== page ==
Maternal age and body mass index at term: Risk factors for requiring an induced labour for a late-term pregnancy

Enrico Ferrazzi, Gloria Brembilla, Sonia Cipriani, Stefania Livio, Andrea Paganelli, Fabio Parazzini

Research output: Contribution to journalArticle

Abstract

Introduction: We investigated the role of body mass index (BMI) and maternal age on the risk of late-term induction, prolonged induction time and caesarean section (CS) after induction. Material and Methods: This is a retrospective, observational study. All women without any fetal or maternal pathological condition, uterine scars or any other indication for an elective caesarean birth and had a singleton foetus in the cephalic position at term were included. Results: A total of 4006 women had a spontaneous onset of labour and 612 were induced for a late-term pregnancy. Labour induction was significantly more common in overweight (Adj Odds Ratio (OR) 1.48 95%CI 1.22–1.78) and obese (Adj OR 1.63 95%CI 1.24–2.14) women. Among induced women, a BMI ≥ 30 was a risk factor for a prolonged induction time in both nulliparous (AdjOR 2.4, 95%CI 1.02–5.67) and multiparous women (AdjOR 4.24, 95%CI 1.02–17.6). A BMI > 25–29.9 was significantly associated with a prolonged induction time only in nulliparous women (AdjOR 1.86 95%CI 1.05–3.30). A CS was more frequent in overweight (AdjOR 1.74, 95% CI 1.052.89) and obese women (AdjOR 2.72, 95%CI 1.42–5.25). Nulliparous women ageed 30–34 years had an induction time longer than women <30 years (OR 2.04 95%CI 1.07–3.91). Conclusions: The results of this study suggest that a BMI > 25 kg/m2 at term of pregnancy is a risk factor for the induction of labour during a late-term pregnancy, a prolonged induction time and higher caesarean section rate.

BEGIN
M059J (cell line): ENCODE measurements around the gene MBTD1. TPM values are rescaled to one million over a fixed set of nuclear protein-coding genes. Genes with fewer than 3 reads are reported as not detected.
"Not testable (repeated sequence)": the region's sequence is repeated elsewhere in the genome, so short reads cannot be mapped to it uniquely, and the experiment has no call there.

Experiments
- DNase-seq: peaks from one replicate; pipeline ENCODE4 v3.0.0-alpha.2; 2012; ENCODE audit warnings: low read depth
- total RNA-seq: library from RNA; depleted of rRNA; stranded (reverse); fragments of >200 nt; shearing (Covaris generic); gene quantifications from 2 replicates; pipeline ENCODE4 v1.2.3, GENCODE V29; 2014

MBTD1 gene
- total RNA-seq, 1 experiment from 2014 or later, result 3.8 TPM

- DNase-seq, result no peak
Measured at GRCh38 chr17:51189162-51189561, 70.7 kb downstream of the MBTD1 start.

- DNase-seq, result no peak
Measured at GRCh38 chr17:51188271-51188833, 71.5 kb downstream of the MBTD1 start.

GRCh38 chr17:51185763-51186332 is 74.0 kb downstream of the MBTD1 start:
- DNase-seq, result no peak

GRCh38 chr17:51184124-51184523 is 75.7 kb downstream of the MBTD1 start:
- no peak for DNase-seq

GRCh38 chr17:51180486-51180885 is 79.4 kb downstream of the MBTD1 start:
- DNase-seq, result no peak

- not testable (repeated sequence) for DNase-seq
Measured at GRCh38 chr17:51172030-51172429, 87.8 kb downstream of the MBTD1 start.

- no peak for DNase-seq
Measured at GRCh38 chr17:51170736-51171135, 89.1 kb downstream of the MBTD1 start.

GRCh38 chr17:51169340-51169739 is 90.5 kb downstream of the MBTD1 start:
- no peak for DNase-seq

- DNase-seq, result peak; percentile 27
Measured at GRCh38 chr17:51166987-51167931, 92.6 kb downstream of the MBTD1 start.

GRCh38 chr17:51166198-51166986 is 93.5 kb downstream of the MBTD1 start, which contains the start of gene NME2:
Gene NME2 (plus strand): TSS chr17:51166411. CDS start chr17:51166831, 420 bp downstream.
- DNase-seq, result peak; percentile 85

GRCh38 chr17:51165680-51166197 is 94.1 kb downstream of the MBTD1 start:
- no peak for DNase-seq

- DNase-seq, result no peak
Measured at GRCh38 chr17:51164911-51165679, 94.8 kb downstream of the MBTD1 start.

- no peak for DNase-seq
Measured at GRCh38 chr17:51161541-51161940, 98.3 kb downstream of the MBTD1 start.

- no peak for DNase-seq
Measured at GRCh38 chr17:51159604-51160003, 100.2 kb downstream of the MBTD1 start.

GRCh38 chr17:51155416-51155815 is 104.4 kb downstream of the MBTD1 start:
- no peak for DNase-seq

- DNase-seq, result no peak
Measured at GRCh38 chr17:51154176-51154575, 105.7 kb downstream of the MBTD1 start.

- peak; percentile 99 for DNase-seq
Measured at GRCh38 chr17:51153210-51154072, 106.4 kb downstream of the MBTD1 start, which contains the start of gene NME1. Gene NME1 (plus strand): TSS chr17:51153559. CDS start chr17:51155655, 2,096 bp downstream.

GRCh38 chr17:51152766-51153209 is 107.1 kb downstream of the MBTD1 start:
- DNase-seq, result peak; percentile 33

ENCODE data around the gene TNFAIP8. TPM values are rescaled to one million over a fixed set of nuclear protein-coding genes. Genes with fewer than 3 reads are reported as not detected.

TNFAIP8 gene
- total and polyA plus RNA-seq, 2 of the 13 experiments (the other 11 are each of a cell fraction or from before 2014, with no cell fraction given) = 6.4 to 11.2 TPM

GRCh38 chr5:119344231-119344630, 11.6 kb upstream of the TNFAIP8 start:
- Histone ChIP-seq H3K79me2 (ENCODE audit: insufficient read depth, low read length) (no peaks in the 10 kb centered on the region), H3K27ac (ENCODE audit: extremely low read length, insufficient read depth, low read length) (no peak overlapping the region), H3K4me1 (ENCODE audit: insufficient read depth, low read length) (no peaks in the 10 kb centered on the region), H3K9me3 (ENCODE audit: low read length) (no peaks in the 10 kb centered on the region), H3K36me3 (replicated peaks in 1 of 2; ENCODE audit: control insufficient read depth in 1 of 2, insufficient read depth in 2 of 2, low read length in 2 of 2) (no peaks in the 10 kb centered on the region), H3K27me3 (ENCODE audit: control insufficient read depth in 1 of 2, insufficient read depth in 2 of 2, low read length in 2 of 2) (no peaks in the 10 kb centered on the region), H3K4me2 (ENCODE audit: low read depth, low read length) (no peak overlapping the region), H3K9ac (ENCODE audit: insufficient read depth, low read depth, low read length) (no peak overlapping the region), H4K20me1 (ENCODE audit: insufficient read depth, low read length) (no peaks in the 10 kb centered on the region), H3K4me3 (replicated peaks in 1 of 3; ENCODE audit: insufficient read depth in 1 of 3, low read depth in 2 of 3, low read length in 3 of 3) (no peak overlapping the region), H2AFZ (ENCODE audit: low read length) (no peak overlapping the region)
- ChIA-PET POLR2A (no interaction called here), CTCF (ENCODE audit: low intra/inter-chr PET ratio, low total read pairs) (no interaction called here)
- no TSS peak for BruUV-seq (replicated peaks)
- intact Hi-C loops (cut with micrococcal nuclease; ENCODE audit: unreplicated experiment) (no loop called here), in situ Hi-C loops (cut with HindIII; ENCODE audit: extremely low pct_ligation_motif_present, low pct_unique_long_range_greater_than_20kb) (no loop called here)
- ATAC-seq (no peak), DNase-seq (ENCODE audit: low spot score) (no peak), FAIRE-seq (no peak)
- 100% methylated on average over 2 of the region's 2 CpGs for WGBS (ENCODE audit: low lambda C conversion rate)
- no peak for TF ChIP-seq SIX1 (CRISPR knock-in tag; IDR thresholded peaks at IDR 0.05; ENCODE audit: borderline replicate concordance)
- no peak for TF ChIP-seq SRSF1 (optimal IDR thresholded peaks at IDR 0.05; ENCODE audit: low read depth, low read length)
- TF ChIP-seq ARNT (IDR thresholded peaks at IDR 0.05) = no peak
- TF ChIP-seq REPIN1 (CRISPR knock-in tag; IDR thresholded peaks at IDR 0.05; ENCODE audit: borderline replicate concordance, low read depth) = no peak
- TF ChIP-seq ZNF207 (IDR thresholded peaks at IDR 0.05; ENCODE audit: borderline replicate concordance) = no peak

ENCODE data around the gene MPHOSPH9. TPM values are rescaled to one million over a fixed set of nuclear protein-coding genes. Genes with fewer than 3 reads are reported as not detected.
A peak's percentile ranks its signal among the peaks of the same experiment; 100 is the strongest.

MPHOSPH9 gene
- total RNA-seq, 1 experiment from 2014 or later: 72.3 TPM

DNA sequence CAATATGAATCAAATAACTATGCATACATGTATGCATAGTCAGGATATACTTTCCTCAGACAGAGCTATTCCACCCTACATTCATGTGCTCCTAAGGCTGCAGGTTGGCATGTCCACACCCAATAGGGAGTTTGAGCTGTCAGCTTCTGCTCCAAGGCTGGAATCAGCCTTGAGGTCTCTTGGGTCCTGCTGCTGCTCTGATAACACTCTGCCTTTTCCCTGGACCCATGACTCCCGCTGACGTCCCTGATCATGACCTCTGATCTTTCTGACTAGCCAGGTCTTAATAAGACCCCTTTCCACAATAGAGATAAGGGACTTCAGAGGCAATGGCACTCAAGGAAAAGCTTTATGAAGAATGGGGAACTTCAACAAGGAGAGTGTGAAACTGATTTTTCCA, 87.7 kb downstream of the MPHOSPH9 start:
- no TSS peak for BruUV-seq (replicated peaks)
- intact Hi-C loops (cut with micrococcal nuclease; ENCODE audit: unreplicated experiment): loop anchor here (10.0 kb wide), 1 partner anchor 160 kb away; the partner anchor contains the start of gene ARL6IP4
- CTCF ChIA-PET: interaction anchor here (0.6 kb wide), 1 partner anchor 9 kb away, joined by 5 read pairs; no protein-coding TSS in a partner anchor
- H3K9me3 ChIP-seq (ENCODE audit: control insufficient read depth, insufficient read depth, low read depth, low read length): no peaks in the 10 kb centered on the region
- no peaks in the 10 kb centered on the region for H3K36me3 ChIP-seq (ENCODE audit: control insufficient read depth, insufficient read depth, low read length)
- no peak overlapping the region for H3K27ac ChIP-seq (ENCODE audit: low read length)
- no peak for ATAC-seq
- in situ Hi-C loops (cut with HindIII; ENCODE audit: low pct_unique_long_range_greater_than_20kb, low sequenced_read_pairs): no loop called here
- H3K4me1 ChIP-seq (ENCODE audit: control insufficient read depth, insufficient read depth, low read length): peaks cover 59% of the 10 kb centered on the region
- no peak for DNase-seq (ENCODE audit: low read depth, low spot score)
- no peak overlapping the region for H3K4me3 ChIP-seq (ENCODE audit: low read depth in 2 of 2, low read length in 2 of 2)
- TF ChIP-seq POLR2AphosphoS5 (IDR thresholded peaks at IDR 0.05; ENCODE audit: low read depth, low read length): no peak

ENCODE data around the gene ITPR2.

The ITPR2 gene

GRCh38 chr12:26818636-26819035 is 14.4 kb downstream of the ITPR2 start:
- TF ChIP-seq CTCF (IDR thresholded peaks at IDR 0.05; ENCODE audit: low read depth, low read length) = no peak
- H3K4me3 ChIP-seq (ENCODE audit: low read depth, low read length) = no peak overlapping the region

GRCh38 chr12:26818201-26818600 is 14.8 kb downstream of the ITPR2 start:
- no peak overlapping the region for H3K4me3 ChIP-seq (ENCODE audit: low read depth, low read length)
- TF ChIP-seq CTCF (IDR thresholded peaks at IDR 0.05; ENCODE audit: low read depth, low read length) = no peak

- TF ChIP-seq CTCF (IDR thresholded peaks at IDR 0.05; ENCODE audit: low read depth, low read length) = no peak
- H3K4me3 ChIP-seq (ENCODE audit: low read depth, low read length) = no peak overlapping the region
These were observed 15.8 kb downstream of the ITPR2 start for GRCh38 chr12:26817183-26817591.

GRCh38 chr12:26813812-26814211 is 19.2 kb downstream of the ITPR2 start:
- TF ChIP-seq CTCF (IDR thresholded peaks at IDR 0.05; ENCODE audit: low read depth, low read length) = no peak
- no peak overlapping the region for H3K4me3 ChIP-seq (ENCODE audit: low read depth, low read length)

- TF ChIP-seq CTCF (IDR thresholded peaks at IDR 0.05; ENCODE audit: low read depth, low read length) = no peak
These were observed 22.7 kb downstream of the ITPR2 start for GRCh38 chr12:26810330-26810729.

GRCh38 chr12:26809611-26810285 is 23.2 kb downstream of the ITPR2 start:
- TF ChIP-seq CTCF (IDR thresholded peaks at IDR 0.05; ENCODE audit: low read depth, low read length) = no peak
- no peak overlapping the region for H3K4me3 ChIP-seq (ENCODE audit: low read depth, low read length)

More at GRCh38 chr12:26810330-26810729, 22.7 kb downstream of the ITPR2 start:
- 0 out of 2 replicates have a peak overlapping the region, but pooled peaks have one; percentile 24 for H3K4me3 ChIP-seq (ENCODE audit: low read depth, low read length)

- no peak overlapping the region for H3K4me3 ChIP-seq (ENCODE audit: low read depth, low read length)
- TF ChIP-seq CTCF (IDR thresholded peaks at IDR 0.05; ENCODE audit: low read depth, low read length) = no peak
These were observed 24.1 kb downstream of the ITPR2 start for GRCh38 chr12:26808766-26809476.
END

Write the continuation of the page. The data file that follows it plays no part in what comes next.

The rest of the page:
Original languageEnglish
Pages (from-to)151-157
Number of pages7
JournalEuropean Journal of Obstetrics Gynecology and Reproductive Biology
Volume233
DOIs
Publication statusPublished - Feb 1 2019

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Keywords

  • BMI
  • Induction of labour
  • Late-term pregnancy
  • Maternal age

ASJC Scopus subject areas

  • Reproductive Medicine
  • Obstetrics and Gynaecology

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